Where Iowans in Congress stand on COVID-19 vaccine patent waivers

The battle to contain COVID-19 “is in many ways a race between vaccines and variants,” in the words of Canadian Dr. Christopher Labos. Every infected person gives the coronavirus another opportunity to mutate, and some of those mutations are especially dangerous, either because they spread more easily or cause more severe illness.

In the United States, where vaccine supplies are plentiful, low vaccination rates are increasingly linked to hesitancy rather than access problems. But COVID-19 vaccines are in short supply across much of the world. While the U.S. and some other wealthy countries are donating vaccines to poorer countries, the donation program will cover shots for at most 20 percent of the population in recipient countries.

The highly transmissible Delta variant, which is becoming dominant in the U.S. and Iowa and prompted Israel to reintroduce some mask mandates, was first identified in India, where vaccines are not widely available. Uncontrolled outbreaks anywhere will cause preventable loss of life and increase the risk of a variant emerging that can defeat current vaccines.

For that reason, more than 100 developing countries have asked the World Trade Organization to temporarily waive intellectual property rights for “health products and technologies” related to the COVID-19 pandemic, including vaccines. The Trump administration opposed the waiver, but the Biden administration endorsed the proposal in early May. The pharmaceutical industry has been running an advertising campaign against the policy.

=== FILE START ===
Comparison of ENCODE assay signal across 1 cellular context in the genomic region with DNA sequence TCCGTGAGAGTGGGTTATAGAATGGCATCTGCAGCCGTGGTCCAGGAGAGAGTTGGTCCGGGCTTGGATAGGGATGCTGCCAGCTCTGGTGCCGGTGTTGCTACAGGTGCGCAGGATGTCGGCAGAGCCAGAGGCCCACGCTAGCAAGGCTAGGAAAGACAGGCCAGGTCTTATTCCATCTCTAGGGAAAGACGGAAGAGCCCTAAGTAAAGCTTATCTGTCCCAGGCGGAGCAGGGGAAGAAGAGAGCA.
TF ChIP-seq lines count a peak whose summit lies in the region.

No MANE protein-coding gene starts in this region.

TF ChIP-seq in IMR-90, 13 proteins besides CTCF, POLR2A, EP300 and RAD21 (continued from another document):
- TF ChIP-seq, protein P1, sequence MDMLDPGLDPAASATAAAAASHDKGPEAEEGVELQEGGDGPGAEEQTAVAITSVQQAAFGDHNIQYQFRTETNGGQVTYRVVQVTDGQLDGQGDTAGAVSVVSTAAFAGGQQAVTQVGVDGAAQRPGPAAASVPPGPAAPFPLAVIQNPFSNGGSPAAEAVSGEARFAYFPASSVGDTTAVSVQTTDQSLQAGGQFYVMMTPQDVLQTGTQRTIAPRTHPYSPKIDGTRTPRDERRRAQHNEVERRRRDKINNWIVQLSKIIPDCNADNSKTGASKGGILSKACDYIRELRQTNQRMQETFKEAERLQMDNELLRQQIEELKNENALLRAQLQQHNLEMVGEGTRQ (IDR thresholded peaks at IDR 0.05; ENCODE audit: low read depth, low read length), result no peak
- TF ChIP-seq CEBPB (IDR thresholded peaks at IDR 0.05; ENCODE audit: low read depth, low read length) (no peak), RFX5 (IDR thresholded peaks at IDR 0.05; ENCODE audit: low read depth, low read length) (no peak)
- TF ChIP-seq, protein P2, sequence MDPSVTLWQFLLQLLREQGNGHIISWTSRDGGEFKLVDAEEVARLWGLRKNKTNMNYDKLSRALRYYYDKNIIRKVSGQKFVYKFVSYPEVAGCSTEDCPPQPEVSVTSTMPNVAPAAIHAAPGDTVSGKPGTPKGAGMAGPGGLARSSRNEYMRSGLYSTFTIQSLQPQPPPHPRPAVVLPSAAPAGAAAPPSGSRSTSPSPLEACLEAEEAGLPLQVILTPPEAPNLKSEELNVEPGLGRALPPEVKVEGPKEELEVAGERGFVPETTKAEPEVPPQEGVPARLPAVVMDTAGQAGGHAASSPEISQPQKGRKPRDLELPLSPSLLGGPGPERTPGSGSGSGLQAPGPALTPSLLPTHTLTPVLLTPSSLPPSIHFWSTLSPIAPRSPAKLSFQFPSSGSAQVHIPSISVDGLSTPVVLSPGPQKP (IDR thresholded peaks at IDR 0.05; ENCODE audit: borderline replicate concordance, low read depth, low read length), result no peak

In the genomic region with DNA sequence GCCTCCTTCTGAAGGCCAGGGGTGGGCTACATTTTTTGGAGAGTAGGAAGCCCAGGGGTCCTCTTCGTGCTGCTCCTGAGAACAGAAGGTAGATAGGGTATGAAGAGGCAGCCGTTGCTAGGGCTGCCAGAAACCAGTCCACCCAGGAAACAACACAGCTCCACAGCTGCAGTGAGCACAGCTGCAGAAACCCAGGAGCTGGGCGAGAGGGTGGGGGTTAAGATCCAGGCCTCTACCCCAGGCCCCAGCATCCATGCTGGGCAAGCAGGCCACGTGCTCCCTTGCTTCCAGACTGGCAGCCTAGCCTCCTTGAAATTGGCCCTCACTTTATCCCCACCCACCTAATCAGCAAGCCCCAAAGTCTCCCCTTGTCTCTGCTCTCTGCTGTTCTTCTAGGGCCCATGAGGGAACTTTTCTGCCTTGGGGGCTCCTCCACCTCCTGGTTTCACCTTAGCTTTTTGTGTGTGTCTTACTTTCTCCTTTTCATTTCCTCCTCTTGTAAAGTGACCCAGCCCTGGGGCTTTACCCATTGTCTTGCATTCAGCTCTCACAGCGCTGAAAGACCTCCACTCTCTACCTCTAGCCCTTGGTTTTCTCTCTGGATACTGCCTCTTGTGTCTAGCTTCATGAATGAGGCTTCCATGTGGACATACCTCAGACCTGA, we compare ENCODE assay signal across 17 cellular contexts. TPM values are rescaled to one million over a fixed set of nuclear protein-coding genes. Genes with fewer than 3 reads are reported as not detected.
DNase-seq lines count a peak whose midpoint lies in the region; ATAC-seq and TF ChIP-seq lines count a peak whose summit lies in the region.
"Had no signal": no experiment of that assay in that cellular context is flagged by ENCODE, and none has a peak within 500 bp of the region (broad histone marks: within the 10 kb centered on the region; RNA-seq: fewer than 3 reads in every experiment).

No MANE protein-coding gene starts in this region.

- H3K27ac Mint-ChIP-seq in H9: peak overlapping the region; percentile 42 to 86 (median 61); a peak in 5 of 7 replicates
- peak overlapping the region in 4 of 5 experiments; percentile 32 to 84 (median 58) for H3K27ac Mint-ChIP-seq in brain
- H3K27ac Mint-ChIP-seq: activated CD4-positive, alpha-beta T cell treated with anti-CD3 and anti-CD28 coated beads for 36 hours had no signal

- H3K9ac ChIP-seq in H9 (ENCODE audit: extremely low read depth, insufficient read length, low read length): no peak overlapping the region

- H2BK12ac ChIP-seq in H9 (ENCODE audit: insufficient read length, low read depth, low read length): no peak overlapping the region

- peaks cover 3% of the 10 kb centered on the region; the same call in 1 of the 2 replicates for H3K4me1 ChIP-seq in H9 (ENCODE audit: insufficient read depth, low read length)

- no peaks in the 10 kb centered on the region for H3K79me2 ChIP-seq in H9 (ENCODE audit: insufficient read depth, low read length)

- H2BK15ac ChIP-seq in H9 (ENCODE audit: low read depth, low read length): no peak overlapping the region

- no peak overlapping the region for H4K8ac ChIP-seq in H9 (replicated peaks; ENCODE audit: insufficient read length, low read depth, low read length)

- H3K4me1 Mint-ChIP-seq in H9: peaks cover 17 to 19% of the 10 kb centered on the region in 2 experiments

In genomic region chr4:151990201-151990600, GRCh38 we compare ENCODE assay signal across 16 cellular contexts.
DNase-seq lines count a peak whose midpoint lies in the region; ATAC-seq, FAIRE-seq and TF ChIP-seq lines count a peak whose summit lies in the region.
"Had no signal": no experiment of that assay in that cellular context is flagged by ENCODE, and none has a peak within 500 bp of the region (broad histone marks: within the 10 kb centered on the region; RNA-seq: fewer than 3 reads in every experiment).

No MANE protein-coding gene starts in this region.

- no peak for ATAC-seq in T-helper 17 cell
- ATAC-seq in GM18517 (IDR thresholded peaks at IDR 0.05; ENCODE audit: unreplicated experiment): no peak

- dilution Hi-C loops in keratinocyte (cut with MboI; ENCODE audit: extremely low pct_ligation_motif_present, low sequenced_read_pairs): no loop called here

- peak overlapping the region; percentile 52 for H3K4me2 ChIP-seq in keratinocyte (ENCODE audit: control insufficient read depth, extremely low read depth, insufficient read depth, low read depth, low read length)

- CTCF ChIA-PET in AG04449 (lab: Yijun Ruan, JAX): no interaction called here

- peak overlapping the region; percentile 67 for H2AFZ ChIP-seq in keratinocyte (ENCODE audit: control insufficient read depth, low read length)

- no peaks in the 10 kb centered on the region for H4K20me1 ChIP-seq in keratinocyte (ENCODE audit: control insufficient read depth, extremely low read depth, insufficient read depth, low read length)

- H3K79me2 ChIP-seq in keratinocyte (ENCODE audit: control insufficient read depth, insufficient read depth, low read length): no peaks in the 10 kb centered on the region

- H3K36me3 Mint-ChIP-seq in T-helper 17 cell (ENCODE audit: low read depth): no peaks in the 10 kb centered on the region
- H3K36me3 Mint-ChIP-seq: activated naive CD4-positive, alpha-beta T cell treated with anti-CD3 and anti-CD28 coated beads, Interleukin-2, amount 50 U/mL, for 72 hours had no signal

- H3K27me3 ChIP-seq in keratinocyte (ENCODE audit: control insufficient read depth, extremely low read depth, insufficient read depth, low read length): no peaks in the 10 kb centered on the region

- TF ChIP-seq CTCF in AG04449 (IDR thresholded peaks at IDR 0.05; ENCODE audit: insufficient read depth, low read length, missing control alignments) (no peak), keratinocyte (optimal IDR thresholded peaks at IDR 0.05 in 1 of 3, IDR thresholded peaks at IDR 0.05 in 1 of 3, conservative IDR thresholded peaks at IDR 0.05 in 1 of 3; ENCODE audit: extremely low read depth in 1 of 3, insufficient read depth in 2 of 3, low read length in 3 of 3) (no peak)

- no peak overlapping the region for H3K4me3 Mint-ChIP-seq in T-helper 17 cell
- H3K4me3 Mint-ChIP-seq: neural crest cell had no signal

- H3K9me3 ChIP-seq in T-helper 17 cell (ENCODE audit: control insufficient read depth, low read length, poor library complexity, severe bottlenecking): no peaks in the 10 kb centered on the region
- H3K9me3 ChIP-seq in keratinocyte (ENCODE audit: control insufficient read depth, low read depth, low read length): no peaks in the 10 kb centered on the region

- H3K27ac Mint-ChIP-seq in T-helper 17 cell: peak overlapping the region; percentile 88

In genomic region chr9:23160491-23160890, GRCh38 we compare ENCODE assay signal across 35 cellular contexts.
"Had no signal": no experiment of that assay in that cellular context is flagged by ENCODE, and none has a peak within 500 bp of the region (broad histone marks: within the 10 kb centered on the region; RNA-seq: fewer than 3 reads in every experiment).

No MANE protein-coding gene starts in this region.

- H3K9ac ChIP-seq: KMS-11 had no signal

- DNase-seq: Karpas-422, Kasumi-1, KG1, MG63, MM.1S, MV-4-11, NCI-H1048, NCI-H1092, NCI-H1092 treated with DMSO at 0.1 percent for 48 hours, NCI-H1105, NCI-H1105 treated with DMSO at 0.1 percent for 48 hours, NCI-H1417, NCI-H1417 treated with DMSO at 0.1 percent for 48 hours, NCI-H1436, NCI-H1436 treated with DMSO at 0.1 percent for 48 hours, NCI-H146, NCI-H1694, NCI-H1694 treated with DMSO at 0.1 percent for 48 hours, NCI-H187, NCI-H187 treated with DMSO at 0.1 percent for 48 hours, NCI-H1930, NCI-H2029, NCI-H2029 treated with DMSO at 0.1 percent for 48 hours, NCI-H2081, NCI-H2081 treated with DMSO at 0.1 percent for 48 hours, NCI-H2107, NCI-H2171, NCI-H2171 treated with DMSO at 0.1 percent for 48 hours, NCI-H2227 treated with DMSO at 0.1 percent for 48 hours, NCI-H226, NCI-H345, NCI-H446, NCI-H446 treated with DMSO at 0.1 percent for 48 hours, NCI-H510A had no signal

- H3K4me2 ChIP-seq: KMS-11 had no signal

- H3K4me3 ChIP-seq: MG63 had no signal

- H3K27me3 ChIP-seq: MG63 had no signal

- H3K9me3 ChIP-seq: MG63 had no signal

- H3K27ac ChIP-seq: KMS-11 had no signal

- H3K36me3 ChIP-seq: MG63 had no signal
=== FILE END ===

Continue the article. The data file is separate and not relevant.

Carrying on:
Iowa’s members of Congress have split along party lines.

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A worrying headline for Chuck Grassley

The headline certainly caught my attention. “In new Iowa Poll, nearly two-thirds say it’s time for someone new,” the Des Moines Register noted.

Senator Chuck Grassley is 87. Among currently serving senators, only Dianne Feinstein is older (by about two months). The Social Security Administration estimates an 87-year-old has a life expectancy of five years. If re-elected to a six-year term at age 89, Grassley’s odds of dying while in office are significant. It makes sense that many would answer this question this way.

So is Iowa’s senior senator really in trouble?

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Update on efforts to obtain a federal cannabis exemption for Iowa

Carl Olsen is the founder of Iowans for Medical Marijuana. promoted by Laura Belin

In February 2019, I asked the Iowa Medical Cannabidiol Board, which regulates our state’s medical cannabis program, if there was anything we could be doing about federal drug law, such as obtaining a federal exemption (21 C.F.R. § 1307.03) like the one that currently exists for another federal Schedule I controlled substance, peyote (21 C.F.R. § 1307.31).